Hyperion is delighted to welcome award-winning violinist Jack Liebeck to the label, together with his frequent collaborator, Katya Apekisheva.
Liebeck presents a selection of music by ‘revolutionary player and the epitome of the Viennese violinist’, Fritz Kreisler. Some of Kreisler’s works have a dubious genesis. He programmed his own pieces in recitals; but in about 1905 he started passing some off as works by composers of the past, even writing a ‘Vivaldi’ concerto. He continued this practice. In 1934 he instructed his American publisher, Carl Fischer, to list his so-called ‘Classical Manuscripts’ as his own compositions in the 1935 catalogue; but this change was pre-empted when the New York Times critic, Olin Downes, was asked to give a lecture-recital with Yehudi Menuhin and started investigating the origins of the Praeludium and Allegro. Kreisler admitted it was his own work and his deception made front-page news worldwide. The Praeludium and Allegro (Classical Manuscript No 5, attributed to Gaetano Pugnani) is Kreisler’s finest achievement. When playing it at the Paris Opéra in 1923, Kreisler saw Vincent d’Indy wag a finger at him from the front row and thought he had been found out. Afterwards d’Indy told him: ‘Pugnani would not have played the Allegro in that tempo.’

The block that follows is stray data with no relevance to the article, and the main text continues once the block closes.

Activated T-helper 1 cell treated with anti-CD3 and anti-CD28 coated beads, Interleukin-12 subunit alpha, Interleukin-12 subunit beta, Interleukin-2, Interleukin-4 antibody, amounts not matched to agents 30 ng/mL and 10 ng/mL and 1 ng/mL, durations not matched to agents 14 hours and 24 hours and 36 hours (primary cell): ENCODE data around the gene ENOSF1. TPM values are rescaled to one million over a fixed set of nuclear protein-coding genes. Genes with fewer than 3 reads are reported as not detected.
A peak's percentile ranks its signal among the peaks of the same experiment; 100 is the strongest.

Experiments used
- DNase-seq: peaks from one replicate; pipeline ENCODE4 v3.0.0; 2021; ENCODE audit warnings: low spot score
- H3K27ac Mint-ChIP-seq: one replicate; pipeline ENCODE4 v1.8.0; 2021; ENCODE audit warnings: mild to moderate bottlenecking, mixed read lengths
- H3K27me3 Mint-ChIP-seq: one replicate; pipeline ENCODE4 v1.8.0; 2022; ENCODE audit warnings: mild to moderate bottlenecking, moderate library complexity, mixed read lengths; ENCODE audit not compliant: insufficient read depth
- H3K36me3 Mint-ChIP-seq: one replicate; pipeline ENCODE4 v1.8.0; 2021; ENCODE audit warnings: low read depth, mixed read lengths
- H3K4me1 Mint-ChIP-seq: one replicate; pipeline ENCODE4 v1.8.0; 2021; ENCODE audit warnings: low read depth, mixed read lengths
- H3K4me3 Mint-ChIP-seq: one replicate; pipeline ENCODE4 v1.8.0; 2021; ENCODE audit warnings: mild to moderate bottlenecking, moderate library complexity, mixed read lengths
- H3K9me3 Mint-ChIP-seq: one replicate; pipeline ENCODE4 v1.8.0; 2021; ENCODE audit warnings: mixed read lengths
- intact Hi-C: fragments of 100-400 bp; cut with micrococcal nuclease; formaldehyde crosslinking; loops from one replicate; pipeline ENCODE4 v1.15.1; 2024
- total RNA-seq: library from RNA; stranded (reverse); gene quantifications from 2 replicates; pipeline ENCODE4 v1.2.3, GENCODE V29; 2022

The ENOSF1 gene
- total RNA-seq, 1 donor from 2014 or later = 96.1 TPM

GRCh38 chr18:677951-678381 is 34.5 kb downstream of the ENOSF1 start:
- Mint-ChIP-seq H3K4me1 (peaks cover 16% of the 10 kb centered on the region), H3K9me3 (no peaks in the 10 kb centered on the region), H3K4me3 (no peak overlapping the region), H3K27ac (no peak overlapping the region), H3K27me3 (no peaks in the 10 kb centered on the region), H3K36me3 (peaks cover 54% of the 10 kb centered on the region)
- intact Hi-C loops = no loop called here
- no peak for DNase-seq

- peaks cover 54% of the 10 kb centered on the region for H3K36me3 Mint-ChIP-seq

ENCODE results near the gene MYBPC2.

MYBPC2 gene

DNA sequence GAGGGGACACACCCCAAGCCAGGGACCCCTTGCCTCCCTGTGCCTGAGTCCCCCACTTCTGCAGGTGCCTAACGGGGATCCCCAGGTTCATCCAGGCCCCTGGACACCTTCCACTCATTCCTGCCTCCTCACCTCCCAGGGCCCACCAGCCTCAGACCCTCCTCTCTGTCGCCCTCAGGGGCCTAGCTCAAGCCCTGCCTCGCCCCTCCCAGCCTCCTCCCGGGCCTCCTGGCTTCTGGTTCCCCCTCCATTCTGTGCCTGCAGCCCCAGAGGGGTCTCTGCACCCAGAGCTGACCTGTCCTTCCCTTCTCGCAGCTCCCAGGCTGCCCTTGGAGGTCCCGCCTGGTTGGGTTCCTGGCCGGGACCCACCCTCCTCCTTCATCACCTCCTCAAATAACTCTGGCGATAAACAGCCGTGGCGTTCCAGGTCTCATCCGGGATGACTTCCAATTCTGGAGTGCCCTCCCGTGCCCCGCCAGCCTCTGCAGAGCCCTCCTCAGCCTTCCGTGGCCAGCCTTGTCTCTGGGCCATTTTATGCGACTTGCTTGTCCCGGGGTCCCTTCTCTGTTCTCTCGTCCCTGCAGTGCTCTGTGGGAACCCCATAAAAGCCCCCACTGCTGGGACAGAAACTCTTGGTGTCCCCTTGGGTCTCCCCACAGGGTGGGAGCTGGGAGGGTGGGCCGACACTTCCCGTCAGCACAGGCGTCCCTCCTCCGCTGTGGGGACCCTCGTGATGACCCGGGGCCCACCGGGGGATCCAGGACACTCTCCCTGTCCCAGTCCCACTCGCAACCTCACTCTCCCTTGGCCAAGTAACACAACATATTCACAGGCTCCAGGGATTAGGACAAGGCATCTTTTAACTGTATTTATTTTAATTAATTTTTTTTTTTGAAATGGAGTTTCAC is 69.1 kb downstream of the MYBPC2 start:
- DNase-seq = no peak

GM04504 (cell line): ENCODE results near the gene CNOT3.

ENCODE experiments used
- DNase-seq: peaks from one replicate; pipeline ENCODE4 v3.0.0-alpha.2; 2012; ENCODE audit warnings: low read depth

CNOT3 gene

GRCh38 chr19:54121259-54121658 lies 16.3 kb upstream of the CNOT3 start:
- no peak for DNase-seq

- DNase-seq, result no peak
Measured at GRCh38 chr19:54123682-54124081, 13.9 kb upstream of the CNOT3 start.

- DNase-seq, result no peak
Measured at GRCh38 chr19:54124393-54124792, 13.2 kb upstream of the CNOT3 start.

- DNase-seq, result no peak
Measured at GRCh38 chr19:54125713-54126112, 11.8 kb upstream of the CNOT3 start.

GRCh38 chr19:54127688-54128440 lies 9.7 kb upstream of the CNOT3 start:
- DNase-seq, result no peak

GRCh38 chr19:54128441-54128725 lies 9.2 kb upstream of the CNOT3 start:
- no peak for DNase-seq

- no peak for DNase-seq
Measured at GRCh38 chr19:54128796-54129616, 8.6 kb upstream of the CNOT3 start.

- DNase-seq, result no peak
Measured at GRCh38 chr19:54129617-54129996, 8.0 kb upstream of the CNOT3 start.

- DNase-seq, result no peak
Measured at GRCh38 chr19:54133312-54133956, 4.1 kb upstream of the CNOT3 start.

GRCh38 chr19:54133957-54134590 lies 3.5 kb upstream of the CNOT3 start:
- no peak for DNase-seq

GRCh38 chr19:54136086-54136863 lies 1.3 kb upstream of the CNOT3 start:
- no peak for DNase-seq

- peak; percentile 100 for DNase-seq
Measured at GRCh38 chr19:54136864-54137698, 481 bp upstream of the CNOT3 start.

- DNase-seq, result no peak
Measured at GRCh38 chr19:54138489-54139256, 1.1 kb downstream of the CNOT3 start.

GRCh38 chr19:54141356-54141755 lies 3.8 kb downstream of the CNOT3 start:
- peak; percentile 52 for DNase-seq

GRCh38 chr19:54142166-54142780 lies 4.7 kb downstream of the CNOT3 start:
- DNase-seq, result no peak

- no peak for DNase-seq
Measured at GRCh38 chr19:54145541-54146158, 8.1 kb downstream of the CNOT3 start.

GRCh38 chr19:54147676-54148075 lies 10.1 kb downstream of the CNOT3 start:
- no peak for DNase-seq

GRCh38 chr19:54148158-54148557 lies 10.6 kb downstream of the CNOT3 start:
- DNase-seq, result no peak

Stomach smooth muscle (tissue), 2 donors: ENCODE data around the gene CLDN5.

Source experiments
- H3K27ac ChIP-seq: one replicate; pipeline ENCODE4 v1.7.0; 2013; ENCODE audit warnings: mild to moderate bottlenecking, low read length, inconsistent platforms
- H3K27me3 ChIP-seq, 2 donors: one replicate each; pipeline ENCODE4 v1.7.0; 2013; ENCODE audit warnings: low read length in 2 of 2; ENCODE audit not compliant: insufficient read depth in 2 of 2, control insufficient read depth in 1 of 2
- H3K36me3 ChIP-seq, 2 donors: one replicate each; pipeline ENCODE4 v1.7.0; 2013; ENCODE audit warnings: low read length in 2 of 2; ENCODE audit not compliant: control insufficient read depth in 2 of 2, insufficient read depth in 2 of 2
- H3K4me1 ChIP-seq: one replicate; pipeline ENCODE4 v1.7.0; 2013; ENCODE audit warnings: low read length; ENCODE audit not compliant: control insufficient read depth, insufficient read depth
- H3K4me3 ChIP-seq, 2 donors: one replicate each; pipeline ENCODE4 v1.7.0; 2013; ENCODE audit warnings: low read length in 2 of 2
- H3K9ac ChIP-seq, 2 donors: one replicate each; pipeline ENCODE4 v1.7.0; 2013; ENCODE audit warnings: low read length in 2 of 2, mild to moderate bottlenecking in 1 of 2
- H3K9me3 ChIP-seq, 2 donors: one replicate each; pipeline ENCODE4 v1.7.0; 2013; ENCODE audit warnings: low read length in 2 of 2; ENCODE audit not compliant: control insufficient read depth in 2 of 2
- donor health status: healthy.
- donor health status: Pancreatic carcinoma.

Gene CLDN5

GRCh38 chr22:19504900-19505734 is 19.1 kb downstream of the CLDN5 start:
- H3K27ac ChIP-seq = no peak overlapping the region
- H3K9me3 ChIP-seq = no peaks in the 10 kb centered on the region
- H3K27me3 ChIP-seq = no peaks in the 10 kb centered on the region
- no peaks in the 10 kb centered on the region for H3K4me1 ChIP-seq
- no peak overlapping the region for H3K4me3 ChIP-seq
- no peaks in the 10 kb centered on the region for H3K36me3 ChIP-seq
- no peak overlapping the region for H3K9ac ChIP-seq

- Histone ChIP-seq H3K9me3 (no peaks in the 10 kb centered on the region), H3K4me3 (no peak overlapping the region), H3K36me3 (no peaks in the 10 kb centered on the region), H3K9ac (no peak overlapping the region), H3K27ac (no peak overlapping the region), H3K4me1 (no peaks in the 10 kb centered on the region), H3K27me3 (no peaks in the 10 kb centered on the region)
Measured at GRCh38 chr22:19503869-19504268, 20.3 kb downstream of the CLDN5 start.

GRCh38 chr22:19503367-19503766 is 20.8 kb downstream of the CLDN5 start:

This selection includes Kreisler’s absurdly virtuosic arrangement of ‘The Devil’s Trill’ by Tartini: Kreisler’s edition, incorporating a realization of the figured bass as well as fingerings and phrasings, provides a fearsome cadenza involving triple- and quadruple-stopping as well as two- and three-note trills.
In contrast to the concert-hall projection of Perlman, Liebeck plays these timeless miniatures with a salonesque intimacy and glowing cantabile to rival even the composer. BBC *****
Liebeck is a fine player - no doubt about that - with a firm tone and rock-solid technique. The 1785 'Ex-Wilhelmj' Guadagnini he plays fills St George's, Bristol, with commanding ease...Apekisheva is an alert and most sensitive accompanist, sticking to her partner like a limpet. Gramophone